Day of Missionary Martyrs. Cardinal Cupich: Martyrs teach us the power of love
On the eve of the Day of Missionary Martyrs, on March 24, the Archbishop of Chicago attends the inauguration of a Memorial of the New Martyrs of the XX and XXI centuries in the Roman Basilica of St. Bartholomew exposing several relics the church has been collecting since the Great Jubilee of 2000.
By Lisa Zengarini
On March 24, the Church marks the thirty-first Day of the Missionary Martyrs commemorating the assassination of St. Oscar Romero, the Archbishop of San Salvador who was brutally murdered while celebrating Mass in 1980.
The theme chosen for this year resumes Pope Francis’ message for World Mission Day 2022: “You shall be my witnesses”, drawn from Jesus’ words to the disciples before ascending into heaven (Acts 1,8).
The martyrs of our times
Those words find an echo still today in the several martyrs of our times who continue to bring the Gospel to the peripheries of the world even as they face death for their witness to Christ.
According to Fides Agency’s latest annual report, 18 missionaries were killed in 2022: 12 priests, 1 religious, 3 religious, 1 seminarian, 1 layman, bringing the total number to 544 since the beginning of the century. The highest number was recorded in Africa with 9 martyrs, followed by Latin America, with 8 martyrs and finally Asia which recorded a missionary killed. Many others were killed in the 20th century.
To commemorate them the Roman Basilica of St Bartholomew in Rome has opened a special Memorial of the New Martyrs of the XX and XXI centuries in its crypt, exposing several relics it has been collecting since the Great Jubilee of 2000, when Pope St. John Paul II decided to make the church a memorial site of the New Martyrs.
Relics and testimonies from all the continents
The exposition space presents relics and testimonies from all the continents, including those of martyrs of Communism and Nazism, of those killed while serving the poor and the cause of justice, dialogue and peace, of persecuted Christians in the Middle East, starting with the Armenians and Syriacs killed in the massacres during the First World War, as well as of martyrs of the Mafia.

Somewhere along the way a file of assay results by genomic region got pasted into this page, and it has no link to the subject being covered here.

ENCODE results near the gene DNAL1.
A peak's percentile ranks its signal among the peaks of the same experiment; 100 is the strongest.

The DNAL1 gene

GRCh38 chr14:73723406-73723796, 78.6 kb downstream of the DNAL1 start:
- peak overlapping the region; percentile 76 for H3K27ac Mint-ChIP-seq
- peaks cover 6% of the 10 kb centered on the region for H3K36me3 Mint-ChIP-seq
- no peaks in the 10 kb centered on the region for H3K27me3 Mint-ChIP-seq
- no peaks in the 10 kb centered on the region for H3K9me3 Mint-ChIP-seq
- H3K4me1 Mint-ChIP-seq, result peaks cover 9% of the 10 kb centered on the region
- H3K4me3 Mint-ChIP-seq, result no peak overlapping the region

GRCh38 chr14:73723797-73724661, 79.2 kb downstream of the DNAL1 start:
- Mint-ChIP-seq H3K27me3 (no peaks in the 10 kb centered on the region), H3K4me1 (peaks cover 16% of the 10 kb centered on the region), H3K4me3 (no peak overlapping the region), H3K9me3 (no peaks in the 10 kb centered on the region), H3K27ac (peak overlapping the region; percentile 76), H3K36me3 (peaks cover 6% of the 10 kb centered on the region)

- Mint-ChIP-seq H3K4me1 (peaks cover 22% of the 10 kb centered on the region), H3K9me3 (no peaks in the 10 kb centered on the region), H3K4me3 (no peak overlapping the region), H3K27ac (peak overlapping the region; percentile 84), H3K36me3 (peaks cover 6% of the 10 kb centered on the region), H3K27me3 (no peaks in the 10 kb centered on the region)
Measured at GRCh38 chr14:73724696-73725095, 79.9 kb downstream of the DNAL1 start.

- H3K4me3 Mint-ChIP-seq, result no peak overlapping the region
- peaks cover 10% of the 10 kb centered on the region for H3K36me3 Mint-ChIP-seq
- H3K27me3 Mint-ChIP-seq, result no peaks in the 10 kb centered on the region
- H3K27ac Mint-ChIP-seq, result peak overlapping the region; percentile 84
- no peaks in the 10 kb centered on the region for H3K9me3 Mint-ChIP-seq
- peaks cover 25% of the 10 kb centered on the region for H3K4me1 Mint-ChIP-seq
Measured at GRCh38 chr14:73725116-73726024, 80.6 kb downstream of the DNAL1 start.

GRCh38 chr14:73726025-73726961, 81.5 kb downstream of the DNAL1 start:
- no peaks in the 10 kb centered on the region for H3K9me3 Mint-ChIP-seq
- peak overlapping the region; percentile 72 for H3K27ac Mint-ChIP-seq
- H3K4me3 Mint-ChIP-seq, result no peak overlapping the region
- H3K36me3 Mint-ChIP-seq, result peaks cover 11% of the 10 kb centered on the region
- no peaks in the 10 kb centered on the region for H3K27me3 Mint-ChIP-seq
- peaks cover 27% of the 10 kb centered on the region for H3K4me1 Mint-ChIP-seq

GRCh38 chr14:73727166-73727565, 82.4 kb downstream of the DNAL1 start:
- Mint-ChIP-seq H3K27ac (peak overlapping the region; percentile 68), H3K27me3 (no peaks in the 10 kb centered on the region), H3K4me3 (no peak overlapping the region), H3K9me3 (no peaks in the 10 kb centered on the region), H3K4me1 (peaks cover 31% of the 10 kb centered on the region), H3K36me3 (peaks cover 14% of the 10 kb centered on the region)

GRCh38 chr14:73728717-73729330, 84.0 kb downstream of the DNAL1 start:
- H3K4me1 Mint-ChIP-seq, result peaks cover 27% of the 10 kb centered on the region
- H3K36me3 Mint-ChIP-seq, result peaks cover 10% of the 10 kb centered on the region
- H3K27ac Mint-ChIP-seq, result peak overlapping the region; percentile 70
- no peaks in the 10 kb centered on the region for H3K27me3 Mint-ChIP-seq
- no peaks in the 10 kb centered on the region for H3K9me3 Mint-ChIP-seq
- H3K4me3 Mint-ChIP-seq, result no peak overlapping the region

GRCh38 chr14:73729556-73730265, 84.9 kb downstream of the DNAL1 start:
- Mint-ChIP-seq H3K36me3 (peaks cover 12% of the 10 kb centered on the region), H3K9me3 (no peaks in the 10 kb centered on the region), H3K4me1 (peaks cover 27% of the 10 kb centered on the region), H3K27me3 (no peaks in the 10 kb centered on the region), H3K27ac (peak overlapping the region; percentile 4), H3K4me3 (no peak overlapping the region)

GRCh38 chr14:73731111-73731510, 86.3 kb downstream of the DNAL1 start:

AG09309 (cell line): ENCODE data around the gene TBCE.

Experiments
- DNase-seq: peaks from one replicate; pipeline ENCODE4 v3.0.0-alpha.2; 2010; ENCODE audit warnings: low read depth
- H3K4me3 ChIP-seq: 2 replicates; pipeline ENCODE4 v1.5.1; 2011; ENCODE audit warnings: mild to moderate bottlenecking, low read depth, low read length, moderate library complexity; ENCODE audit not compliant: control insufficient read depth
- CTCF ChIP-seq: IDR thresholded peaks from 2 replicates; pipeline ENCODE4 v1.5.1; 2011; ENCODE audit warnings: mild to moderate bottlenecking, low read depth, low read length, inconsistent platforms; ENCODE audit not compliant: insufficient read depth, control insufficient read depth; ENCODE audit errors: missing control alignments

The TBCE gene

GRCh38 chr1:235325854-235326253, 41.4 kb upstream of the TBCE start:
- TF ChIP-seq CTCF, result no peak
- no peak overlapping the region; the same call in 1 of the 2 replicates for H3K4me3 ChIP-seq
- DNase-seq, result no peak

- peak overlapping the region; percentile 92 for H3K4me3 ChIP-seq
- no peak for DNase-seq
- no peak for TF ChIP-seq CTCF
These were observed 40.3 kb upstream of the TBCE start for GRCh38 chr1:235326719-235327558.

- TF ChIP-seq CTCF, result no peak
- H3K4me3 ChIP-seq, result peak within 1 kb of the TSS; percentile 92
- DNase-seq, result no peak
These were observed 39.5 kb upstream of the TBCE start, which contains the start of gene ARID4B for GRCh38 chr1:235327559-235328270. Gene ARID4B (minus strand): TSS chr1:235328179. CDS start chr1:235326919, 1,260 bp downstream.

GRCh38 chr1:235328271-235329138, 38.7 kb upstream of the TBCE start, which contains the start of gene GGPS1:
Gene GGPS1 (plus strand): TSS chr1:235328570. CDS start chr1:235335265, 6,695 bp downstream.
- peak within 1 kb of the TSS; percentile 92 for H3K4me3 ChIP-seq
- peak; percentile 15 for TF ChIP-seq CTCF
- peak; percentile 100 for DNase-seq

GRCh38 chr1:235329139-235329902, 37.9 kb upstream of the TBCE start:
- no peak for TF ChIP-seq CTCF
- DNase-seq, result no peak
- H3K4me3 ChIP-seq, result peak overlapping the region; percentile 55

Among relics exposed, the chasuble of the Archbishop Romero, the stole of Fr. Andrea Santoro, the Italian priest killed in 2006 by a young Muslim in Trebisonda, Turkey, the tunic of Archbishop Faraj Rahho, the Chaldean Archbishop of Mosul in Iraq, murdered by terrorists in 2008 at the hands of terrorists , the miter of Italian Bishop Luigi Padovese, Apostolic Vicar of Anatolia in Turkey, murdered by his driver in 2010.
Attending the inaugural ceremony on Thursday evening were the Cardinal Vicar of Rome Angelo De Donatis, Cardinal Marcello Semeraro, Prefect of the Dicastery for the Causes of Saints, and Professor Andrea Riccardi, founder of the Community of Sant’Egidio, to which the church has been entrusted since 1993. Also present was Cardinal Blaise Cupich, Archbishop of Chicago and titular of the Roman Basilica, whose archdiocese contributed financially to the project.
We are all pilgrims and witnesses of Christ
In his remarks Cardinal Cupich noted that the Memorial in the Roman Church reminds Christians that we are “all pilgrims and witnesses of Christ” in everyday life, and that “Rome is a crossroads for foreigners” from all over the world, who have borne abundant fruit over the centuries .
A relic of Fr. Stanley Francis Rother
The Archbishop of Chicago said he was “honoured” by the presence in the Memorial of the relic of Fr. Stanley Francis Rother, an American missionary priest shot dead in Guatemala in 1981 for his social engagement for local indigenous peoples and beatified in 2017, remarking that he was the first U.S. born martyr missionary to be beatified. Martyrs teach us that with the power of love you can fight arrogance. They reveal the unity of humanity and have the power to rebuild fraternity among all peoples”, Cardinal Cupich concluded.